While most PC driving games tend favor realistic simulation over arcade-style racing, the PC was also the birthplace of the popular Midtown Madness series, which featured real cars racing wildly through the open streets of real cities. The Midtown Madness series may have gone on to become an Xbox-only franchise, but the developer of the first two games in the series went on to create the similarly themed Midnight Club series, which is making its way to the PC for the first time with Midnight Club II. And while the PC version of the game can be fun on the right setup, it shows its console roots a little more than it should.
Like the previous game, which was a PlayStation 2 launch title, Midnight Club II is about giving the player access to a gigantic citylike environment, complete with back alleys, monuments, and plenty of intricate shortcuts. The game's main mode is its career mode. At first, you're set loose in the city in search of adventure. This adventure comes in the form of hookmen, who are racers that patrol certain sections of the city. You challenge these racers by rolling up behind them and hitting your high beams. You then have to stay on their tail until you've proven yourself worthy. Once you've done so, you're thrown into one checkpoint race after another, challenging various hookmen and winning their cars as you defeat them. You start out on the streets of Los Angeles, but you'll eventually move on to Paris and Tokyo. The large cities are extremely cruise-worthy, and it's obvious that a lot of work went into putting the environments together, but you'll want to cruise in the game's arcade mode, as you're almost constantly harassed by annoying radio chatter when cruising around in the game's career mode.
Thankfully, the rest of the game's modes are a little quieter, though you can only access cars, races, and cities that you've opened up in the career mode. The arcade mode lets you cruise aimlessly, race a number of laps on a variety of predetermined circuits, replay any of the checkpoint races you've completed in the career mode, and enter eight-player battle races, which let you play in either a standard sort of capture the flag game or a bomb-oriented variant called detonate, where players race to pick up a detonator and drive it to a scoring spot on the map to earn points. The game also has a race editor mode that allows you to place your own checkpoints and configure your own races. These custom races can then be saved and taken online. This is a nice addition, but it would have been nicer if you had been able to truly place your checkpoints anywhere on the map. Instead, you're limited to specific points.
The game's online support features a good number of options, but it's a little sparse in spots. Just about anything you can do in the game's arcade mode is available here, though instead of being limited to playing against the game's AI or a second player, you can play against a total of seven other human opponents. The increased number of cars definitely makes modes like capture the flag and detonate much more meaningful. The game also has a number of power-ups that come into play here, such as the ability to inflict reverse steering, slippery handling, and other nasty effects on your opponents. In optimal conditions, the online play is just as smooth as its offline counterpart, but you have to keep an eye on the servers you're connecting to, since the game lags noticeably at slower connection speeds. The front-end options that tie the online game together are a little lacking. A ranking system would have helped make individual races more meaningful, and some sort of wagering system would have helped raise the stakes. The game also locks your car choices once a race or series of races has begun online, which means you'll have to quit and find a new game to change cars.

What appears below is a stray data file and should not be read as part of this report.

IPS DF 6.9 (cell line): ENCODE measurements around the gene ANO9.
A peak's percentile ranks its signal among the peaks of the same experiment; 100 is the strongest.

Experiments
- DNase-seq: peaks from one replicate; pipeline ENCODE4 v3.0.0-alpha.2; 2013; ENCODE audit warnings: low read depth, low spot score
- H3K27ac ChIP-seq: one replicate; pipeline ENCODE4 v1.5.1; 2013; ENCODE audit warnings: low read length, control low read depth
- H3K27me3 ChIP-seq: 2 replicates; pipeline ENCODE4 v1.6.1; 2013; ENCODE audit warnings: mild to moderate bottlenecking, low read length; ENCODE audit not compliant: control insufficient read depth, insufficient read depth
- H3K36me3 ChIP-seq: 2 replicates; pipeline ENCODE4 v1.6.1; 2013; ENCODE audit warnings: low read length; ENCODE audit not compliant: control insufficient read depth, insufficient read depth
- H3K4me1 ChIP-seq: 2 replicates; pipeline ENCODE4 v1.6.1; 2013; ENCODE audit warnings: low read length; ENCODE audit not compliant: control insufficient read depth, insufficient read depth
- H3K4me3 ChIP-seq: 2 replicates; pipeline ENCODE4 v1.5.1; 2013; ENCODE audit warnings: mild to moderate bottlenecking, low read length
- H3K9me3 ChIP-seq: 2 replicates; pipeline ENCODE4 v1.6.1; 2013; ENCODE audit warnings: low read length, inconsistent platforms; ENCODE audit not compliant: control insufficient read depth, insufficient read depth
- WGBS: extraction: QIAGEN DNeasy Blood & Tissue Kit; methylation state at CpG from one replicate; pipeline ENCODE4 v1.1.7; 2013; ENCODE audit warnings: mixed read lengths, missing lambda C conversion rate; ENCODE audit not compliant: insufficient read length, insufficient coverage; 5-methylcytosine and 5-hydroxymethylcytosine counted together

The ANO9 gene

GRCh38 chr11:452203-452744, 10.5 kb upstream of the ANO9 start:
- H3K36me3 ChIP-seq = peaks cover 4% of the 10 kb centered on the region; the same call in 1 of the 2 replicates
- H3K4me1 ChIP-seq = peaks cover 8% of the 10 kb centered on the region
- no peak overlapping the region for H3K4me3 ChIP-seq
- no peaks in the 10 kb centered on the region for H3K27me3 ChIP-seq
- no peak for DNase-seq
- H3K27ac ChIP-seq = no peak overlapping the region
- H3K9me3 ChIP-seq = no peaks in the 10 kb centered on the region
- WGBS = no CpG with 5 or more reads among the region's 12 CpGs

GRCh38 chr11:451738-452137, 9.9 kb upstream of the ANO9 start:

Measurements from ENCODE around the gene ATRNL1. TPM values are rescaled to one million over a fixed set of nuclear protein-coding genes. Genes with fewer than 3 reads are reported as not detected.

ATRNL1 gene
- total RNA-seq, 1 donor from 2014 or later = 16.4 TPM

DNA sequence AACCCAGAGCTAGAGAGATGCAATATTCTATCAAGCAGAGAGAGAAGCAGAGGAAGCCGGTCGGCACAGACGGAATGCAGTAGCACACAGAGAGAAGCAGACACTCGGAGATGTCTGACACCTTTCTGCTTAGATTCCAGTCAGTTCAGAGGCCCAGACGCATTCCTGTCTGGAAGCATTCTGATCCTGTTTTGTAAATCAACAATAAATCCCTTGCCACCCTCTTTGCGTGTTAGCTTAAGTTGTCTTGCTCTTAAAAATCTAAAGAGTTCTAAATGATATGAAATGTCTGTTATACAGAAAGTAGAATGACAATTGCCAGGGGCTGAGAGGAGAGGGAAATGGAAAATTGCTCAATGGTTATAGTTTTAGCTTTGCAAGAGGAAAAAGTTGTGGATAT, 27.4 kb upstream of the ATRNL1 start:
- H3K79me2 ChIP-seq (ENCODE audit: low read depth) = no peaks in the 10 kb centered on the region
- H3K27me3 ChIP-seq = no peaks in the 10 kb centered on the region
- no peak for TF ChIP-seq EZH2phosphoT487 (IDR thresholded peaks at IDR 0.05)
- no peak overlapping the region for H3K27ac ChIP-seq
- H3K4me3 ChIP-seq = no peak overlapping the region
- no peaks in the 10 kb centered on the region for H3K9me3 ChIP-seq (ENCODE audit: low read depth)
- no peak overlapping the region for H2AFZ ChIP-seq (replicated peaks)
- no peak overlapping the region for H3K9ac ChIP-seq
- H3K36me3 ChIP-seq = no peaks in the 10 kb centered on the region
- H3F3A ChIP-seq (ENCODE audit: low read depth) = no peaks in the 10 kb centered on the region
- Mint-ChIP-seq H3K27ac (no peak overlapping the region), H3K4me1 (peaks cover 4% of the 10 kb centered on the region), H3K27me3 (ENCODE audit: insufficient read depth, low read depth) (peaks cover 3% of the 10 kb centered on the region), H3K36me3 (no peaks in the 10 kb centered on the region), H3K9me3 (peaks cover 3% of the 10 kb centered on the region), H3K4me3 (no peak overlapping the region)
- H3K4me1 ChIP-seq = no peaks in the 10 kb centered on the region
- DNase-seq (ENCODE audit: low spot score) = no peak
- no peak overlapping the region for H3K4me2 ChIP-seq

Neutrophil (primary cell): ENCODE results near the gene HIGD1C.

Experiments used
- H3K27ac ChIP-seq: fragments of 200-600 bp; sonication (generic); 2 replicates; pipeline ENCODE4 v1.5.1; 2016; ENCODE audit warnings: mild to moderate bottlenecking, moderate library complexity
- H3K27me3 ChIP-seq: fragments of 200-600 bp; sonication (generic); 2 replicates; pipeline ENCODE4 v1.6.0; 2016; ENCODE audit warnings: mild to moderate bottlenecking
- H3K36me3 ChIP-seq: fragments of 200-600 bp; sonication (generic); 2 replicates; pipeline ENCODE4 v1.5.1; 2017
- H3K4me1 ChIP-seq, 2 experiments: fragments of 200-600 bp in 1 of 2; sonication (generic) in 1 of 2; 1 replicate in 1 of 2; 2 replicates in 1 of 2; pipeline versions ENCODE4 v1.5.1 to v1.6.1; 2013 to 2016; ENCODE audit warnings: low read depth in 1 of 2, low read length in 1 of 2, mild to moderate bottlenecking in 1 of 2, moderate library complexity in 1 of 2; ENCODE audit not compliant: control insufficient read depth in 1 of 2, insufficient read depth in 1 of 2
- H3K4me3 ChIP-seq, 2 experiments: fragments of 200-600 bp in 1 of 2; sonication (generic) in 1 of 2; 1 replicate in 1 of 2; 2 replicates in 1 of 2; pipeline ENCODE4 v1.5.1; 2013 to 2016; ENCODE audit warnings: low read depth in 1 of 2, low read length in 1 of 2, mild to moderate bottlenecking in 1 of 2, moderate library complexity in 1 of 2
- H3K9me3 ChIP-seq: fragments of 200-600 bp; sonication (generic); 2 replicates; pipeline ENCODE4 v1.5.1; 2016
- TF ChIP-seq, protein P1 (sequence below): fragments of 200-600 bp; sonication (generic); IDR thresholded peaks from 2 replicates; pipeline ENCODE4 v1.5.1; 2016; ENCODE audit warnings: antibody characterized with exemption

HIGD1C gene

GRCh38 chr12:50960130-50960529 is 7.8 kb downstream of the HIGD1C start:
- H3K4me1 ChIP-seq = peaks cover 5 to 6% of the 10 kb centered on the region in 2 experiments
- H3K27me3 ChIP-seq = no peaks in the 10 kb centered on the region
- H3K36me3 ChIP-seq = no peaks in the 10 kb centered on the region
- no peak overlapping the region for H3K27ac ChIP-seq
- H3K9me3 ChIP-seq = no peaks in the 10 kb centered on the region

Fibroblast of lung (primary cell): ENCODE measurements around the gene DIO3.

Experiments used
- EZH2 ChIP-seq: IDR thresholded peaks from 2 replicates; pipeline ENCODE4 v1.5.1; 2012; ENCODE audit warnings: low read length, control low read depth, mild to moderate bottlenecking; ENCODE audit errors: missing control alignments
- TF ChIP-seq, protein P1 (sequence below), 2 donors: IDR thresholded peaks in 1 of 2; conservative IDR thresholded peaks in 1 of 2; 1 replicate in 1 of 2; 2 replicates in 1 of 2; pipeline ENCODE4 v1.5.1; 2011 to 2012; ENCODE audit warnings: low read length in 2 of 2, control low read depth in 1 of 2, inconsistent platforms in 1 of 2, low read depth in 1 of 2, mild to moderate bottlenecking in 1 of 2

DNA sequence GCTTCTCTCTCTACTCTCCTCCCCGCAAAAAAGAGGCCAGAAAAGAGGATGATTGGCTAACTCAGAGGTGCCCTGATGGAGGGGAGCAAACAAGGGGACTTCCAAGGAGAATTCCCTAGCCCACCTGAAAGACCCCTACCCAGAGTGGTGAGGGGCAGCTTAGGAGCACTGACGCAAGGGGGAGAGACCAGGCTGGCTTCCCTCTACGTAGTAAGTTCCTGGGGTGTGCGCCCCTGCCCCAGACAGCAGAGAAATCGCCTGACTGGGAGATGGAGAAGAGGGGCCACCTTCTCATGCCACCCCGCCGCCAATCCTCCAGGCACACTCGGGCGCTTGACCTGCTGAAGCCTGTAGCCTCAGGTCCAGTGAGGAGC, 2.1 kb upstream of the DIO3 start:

Much like in the previous game, the gameplay in Midnight Club II is fast and loose, though a handful of new tricks have been added. When you first start the career mode, you'll be driving a standard car, but eventually you'll unlock various abilities that help you race and maneuver more effectively. You'll be able to control your car in midair, burn out to gain speed off the line, earn nitrous boosts, earn extra turbo boosts by filling a drafting turbo meter, and pop up onto two wheels at will (which can come in handy for squeezing through tight spaces, but is often more trouble than its worth). The car handling in the game isn't very slippery, and at times the game's skids have an almost mechanical look to them. A quick tap of the hand brake lets you whip around corners extremely easily, and you'll never have to deal with abstract simulation concepts like oversteer or understeer. For the most part, you'll just be keeping the gas pedal mashed and braking occasionally to make some of the sharper turns. The physics in the game are actually pretty crazy. The cars never really feel like they have any weight to them. Sometimes taking a turn too fast will cause your car to roll, and launching off certain ramps will send you through the air for what seems like a mile. In the end, the game feels more like the shortcut-filled insanity of Midway's San Francisco Rush than a game about the exclusive world of underground street racing. While the game can be played with a keyboard and a mouse, an analog controller is really necessary to play the game as it was meant to be played. Steering wheels work pretty well, but an analog joypad--or a PlayStation 2 controller connected via a USB adapter--is really the best way to play.